NEW ORLEANS - Winston Hayes, Jr. was just 3 years old when he died. A family friend was supposed to take him to daycare, but instead left him inside a scorching car for hours.
Three years later, his grandmother, Robin Hayes, still mourns his loss.
“It was like, ‘I cannot believe something like this happened,’” she said.
But the shock didn't end there. Every state has a multi-million dollar Crime Victims Reparations Fund designed to help innocent victims and their families pay for certain expenses if a crime results in injury or death.
When Hayes applied for help with funeral expenses through the Crime Victims Reparations Fund, she felt her family was victimized all over again.
“This process is unfair, it's unfair, it's arduous. It makes no sense,” said said. “At one point I was going to give up.”
Victim's advocacy groups say Hayes is not alone. A recently released report ranks Louisiana second to last in the country when it comes to compensating victims.
The report, commissioned by the Justice Fellowship, took the amount of money directly paid to victims in 2012 and divided it by the number of violent crimes reported.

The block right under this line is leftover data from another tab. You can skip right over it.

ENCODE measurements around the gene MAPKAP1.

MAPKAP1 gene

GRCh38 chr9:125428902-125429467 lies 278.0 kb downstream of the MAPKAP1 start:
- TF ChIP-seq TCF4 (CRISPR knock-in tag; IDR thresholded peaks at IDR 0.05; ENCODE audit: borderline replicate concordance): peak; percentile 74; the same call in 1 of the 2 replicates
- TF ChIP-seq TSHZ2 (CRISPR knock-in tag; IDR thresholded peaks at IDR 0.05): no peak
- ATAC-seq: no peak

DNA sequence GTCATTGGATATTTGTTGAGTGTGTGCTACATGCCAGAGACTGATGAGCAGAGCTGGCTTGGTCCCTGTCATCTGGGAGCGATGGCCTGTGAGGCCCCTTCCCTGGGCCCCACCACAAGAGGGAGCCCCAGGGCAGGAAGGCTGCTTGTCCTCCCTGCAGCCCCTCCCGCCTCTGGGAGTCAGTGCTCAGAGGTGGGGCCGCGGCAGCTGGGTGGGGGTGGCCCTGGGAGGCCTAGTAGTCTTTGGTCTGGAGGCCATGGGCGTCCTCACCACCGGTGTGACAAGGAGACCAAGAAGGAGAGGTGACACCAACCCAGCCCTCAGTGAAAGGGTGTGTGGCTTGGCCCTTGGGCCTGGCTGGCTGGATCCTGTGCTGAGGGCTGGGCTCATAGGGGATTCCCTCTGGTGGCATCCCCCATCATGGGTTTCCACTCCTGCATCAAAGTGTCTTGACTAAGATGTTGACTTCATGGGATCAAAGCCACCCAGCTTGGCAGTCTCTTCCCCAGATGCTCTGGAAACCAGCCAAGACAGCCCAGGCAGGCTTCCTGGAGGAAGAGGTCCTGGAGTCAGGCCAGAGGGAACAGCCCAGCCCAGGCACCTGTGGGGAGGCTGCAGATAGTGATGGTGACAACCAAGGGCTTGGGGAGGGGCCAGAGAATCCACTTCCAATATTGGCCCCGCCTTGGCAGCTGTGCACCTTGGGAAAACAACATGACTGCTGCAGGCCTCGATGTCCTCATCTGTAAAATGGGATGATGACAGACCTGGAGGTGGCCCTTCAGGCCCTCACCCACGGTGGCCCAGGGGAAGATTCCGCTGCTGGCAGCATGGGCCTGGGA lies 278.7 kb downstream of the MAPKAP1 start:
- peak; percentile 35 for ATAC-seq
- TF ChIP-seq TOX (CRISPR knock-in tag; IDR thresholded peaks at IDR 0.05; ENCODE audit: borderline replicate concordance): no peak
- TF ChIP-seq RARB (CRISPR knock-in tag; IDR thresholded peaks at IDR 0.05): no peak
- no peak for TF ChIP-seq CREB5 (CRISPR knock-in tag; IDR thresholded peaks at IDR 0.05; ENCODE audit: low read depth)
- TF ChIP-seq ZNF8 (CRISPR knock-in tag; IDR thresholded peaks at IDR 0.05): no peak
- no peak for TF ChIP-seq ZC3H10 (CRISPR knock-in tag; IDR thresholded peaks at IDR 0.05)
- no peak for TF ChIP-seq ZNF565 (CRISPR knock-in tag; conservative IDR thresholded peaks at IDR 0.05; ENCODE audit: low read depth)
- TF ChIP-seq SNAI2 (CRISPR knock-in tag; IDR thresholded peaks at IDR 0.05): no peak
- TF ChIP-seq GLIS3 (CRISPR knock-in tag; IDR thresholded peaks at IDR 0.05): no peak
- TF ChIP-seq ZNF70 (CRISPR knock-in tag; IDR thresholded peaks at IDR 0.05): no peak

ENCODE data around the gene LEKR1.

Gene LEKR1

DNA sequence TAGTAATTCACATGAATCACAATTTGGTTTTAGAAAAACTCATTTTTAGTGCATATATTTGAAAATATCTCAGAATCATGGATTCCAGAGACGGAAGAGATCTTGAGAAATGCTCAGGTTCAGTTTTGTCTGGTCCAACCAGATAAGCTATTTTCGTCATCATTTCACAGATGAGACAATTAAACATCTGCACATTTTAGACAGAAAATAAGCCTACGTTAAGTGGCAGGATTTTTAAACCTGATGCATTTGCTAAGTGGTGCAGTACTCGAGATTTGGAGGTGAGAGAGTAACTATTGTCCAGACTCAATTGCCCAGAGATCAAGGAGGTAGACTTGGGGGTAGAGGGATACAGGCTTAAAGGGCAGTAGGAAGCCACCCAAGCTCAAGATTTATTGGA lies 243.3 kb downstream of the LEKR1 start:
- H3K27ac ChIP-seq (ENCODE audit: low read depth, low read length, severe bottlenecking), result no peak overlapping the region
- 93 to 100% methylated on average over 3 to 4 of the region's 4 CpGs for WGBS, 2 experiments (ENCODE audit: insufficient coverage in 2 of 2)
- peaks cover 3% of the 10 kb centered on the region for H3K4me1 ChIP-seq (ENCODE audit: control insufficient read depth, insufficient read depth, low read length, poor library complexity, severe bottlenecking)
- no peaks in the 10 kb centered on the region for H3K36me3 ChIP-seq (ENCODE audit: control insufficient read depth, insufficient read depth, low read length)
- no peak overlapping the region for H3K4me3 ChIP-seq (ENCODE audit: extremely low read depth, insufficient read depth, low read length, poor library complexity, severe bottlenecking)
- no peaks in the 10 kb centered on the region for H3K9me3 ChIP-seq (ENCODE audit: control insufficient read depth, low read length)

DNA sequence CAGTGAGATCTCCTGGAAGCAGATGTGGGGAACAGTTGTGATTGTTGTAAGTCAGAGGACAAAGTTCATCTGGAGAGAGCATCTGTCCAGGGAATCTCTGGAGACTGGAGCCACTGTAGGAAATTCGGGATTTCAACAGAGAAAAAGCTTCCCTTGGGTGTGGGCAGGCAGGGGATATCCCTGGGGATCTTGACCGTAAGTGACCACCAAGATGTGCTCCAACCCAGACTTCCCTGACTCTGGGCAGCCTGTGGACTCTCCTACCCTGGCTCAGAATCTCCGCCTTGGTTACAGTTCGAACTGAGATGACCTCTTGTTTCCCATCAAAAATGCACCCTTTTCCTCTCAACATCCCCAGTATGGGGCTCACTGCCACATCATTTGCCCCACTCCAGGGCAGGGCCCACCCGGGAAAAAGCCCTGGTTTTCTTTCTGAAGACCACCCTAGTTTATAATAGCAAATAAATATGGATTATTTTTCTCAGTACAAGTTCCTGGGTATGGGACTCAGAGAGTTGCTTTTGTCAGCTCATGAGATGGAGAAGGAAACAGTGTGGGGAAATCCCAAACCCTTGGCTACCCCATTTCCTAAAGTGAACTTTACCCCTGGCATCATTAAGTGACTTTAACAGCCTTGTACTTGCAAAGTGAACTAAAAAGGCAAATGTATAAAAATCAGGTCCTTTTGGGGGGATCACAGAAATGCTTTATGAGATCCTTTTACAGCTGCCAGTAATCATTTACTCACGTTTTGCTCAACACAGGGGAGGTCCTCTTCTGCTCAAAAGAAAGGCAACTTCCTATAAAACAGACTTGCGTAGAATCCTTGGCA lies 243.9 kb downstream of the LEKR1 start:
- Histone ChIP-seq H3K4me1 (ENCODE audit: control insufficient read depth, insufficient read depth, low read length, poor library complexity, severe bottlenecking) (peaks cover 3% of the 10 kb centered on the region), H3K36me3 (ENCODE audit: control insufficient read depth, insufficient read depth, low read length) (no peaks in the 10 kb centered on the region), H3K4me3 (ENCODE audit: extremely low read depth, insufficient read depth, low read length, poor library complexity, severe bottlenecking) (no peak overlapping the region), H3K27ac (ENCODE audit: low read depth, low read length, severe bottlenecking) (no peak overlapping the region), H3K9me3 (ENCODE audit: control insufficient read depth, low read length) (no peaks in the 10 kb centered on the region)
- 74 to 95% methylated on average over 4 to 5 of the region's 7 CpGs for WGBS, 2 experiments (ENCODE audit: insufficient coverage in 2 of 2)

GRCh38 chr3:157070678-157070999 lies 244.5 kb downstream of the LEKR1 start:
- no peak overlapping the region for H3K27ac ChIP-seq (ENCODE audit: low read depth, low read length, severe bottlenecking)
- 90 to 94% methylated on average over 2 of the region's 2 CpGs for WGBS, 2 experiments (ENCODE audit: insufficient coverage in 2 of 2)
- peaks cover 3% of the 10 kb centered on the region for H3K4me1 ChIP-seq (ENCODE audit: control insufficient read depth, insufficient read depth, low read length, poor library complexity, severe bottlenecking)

It found Louisiana paid an average of $62 per victim, well below the national average of $295 per victim.
The report argues that many people either don’t know about the program or don’t meet strict qualifications.
“They give families such a difficult time, and they scrutinize them so horribly, that folks are not interested in participating,” said Tamara Jackson, executive director of the New Orleans-based victim’s advocacy group Silence is Violence.
The Louisiana Commission on Law Enforcement and Administration of Justice runs the state's program, and every parish sheriff’s office has a claims investigator that operates the program locally and makes recommendations to an 11-member board. The board meets once a month in Baton Rouge to decide whether a victim should get funding.
The study is misleading because not every crime victim is eligible, argues Bob Wertz, the commission's’s criminal justice policy planner
“You can have a number of people who are victims of crime but if they contributed or if they themselves were an offender but they were also victims too, that also happens occasionally, we would not compensate them anything at ,” said Wertz.
According to state documents, the average payout for qualified applicants is $3,000 dollars. The typical wait time is two to three months, said Wertz, but it can be much longer if an application is missing paperwork.
Hayes ultimately received compensation, but it took several months and multiple trips to Baton Rouge.
Among qualifications in Louisiana, victims must report the crime within 72 hours and can’t have been convicted of a felony within the last five years.
The reparations fund receives money from court fees and fines, as well as federal funding.
The fund paid more than $2 million to 684 victims in Louisiana in the fiscal year 2013.